Then Covid came and suddenly all I had was time with my thoughts. What a curse! What a blessing! Again my weight fluctuated as I sat at home finishing my degree, and though I once again mourned my old body and the jeans that wouldn’t fit over my thighs, I also watched myself as if from afar. Who was this person who couldn’t even look in the mirror anymore? Who googled extreme weight loss techniques at 2am? Who believed that the loss of weight would mean the gaining back of happiness and “my life”? Who was this person? As terrifying as it is to now say this, I had become a total stranger to myself and I realised that with the loss of so much on a personal and global scale I had also lost all love and faith in myself. I would love to be at the stage where I can look back on all that and say that I’m healed - that I now fully love and accept all that I am. Sadly today is not that day. BUT what I can say is that I’m getting there.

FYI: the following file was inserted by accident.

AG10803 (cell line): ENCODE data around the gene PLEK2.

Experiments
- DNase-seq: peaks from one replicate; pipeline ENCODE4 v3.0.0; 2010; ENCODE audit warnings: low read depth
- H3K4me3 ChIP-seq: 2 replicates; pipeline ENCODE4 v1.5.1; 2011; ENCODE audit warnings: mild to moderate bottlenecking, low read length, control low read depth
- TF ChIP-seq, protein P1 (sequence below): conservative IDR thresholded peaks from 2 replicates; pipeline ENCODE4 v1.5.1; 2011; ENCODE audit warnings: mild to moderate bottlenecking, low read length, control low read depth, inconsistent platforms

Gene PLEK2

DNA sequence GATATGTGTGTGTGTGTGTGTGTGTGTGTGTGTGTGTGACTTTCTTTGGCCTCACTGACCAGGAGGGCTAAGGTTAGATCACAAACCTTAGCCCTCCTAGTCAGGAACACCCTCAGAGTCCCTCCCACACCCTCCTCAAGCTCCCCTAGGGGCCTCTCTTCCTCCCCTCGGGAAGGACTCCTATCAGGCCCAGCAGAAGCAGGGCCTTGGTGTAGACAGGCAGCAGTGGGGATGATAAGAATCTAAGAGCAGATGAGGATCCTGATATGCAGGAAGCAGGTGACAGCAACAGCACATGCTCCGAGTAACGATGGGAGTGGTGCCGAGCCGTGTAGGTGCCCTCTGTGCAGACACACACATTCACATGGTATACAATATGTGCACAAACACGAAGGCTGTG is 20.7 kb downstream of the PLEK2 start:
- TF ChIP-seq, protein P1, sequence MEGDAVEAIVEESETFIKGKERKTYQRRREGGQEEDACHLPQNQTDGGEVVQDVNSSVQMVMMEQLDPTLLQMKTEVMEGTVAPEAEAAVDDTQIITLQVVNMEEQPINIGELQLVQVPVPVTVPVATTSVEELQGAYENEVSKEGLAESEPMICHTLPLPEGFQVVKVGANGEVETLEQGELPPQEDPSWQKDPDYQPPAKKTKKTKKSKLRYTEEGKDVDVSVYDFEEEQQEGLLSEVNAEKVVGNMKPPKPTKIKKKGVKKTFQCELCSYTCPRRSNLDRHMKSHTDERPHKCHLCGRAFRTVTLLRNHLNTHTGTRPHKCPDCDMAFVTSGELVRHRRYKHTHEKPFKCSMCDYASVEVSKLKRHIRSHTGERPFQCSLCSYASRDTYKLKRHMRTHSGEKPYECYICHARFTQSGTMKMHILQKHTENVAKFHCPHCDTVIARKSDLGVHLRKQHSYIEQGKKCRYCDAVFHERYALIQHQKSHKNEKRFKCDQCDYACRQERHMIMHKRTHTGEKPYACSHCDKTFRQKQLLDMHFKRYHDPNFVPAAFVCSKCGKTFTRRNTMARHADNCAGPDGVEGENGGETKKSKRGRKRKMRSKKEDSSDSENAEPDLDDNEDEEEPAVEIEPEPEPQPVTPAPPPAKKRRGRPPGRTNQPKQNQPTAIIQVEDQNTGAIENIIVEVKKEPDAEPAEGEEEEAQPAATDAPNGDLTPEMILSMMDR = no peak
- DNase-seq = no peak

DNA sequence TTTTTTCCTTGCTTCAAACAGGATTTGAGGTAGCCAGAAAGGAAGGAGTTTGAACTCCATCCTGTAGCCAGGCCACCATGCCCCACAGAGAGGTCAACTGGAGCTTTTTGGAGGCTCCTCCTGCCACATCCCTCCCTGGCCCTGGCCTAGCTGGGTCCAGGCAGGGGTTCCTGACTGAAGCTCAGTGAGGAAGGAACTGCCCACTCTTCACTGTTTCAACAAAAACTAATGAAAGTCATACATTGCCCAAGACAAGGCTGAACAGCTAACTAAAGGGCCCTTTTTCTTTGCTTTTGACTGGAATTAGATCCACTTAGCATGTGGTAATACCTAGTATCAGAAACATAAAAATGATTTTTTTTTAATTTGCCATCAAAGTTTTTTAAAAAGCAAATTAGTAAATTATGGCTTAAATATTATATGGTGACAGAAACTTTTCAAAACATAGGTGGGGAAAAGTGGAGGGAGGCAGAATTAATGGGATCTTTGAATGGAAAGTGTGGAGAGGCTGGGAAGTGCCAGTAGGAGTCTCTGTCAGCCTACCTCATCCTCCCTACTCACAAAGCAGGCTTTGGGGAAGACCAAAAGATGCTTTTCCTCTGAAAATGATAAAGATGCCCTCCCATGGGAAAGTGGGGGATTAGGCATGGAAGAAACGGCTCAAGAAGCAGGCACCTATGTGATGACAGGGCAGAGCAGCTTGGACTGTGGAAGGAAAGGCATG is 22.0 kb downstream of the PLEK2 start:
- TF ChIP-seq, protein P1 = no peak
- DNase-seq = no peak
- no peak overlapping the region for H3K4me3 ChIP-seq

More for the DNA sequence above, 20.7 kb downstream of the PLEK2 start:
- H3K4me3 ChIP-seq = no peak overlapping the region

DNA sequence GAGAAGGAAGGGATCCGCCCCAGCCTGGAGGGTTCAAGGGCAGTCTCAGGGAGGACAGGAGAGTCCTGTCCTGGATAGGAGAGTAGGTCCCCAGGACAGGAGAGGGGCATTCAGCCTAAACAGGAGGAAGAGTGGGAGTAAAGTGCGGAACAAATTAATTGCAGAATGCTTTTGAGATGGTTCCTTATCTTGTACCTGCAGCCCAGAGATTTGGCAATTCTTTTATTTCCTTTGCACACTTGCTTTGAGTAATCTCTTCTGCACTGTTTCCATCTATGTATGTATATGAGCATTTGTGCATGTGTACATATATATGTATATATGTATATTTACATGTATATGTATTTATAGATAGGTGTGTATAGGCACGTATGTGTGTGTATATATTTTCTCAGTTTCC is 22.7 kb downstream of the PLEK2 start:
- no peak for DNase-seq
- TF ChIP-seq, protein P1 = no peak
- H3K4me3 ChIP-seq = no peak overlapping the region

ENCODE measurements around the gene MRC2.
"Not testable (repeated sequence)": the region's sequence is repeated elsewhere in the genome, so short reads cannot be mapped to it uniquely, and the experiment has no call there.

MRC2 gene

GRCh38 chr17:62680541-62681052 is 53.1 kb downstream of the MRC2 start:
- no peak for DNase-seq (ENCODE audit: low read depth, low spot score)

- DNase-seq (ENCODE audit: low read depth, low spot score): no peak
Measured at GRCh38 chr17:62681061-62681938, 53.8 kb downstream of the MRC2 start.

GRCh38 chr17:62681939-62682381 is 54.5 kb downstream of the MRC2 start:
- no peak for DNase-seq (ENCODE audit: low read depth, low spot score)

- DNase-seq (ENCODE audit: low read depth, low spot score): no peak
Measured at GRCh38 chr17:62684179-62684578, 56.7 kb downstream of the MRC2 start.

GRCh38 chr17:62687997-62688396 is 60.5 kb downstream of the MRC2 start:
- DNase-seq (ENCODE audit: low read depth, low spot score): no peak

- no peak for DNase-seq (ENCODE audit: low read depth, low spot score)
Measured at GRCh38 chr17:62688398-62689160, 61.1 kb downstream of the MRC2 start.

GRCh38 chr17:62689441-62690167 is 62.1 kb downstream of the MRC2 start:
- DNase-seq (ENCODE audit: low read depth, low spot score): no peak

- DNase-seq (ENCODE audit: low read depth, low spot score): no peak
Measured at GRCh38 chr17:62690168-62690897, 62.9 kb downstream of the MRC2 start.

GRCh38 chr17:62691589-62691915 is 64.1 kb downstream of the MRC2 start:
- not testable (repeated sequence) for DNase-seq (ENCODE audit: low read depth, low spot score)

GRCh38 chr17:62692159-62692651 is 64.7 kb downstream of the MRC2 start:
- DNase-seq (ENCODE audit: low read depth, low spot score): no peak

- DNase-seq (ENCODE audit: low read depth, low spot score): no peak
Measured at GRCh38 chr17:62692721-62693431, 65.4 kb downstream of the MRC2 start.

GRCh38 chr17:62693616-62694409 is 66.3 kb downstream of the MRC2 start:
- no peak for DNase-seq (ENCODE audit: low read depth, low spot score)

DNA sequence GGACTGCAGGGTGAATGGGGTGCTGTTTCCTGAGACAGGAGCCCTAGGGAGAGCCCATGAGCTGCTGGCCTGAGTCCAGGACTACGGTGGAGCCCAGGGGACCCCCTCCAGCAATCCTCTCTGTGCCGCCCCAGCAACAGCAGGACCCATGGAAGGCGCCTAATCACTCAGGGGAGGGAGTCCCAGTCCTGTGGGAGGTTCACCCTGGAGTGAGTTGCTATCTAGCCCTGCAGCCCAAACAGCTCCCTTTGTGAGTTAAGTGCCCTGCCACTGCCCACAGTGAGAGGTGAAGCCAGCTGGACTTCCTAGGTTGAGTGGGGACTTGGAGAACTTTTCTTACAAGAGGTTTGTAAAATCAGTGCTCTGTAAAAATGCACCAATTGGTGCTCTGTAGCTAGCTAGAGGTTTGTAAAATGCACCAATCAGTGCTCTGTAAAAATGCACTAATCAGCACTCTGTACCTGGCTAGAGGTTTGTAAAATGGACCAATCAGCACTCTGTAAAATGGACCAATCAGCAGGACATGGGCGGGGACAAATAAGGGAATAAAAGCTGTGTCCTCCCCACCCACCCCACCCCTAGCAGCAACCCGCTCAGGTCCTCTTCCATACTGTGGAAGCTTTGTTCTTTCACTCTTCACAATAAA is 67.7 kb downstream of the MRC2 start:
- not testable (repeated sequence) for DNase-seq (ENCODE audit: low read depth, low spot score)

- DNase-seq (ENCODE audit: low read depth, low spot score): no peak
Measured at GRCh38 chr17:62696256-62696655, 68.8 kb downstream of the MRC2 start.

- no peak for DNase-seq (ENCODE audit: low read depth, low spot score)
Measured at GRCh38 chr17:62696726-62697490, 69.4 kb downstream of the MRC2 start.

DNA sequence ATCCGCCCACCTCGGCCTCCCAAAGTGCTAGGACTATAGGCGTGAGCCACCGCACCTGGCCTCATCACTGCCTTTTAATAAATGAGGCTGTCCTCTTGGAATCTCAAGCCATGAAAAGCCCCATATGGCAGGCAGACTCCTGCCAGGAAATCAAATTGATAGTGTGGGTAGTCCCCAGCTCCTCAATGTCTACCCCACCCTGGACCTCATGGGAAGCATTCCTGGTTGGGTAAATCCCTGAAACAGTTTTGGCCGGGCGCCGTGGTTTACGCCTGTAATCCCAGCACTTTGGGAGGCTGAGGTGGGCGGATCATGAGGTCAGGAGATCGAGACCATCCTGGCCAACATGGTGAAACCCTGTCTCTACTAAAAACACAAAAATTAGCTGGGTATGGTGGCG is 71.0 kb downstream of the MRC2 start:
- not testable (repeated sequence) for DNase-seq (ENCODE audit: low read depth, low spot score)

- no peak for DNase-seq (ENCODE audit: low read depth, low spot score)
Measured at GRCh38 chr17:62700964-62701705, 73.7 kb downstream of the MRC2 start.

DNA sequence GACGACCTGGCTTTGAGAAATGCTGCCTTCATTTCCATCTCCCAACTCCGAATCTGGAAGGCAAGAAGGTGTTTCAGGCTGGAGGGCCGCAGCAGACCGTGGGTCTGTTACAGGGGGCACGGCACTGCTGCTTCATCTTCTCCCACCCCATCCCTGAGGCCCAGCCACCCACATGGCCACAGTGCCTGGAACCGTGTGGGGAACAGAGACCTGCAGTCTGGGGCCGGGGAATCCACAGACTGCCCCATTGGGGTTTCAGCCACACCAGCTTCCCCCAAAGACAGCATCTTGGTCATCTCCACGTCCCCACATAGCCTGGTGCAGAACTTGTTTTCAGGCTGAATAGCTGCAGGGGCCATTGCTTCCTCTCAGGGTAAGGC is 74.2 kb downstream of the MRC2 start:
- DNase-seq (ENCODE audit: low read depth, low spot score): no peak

I celebrate the fact that I am no longer in pain - in fact, that pain has taught me more about myself than anything else, and I am still learning all the time. I am looking in the mirror again and getting to know the woman who is looking back at me - sometimes I smile and pull a silly face, and yes, sometimes I still grimace and look away while pulling my stomach in all the time wishing I was 10kg lighter... It’s not a linear path, and in times of stress I often find myself down the well trodden path of utter dissatisfaction in everything that I am. There are still situations that I shy away from, that I don’t feel ready to go into in fear of running that familiar script of “not good enough”, and that’s okay. I am learning how to be patient with myself. I know that things will inevitably change and transform and that includes my body. And I also know that that doesn’t make me less than. So it’s worth it to be a little kinder, a little gentler and a little more loving because I have no spare body. It’s time to treat this one with the care it needs so it keeps allowing me do all the things I love.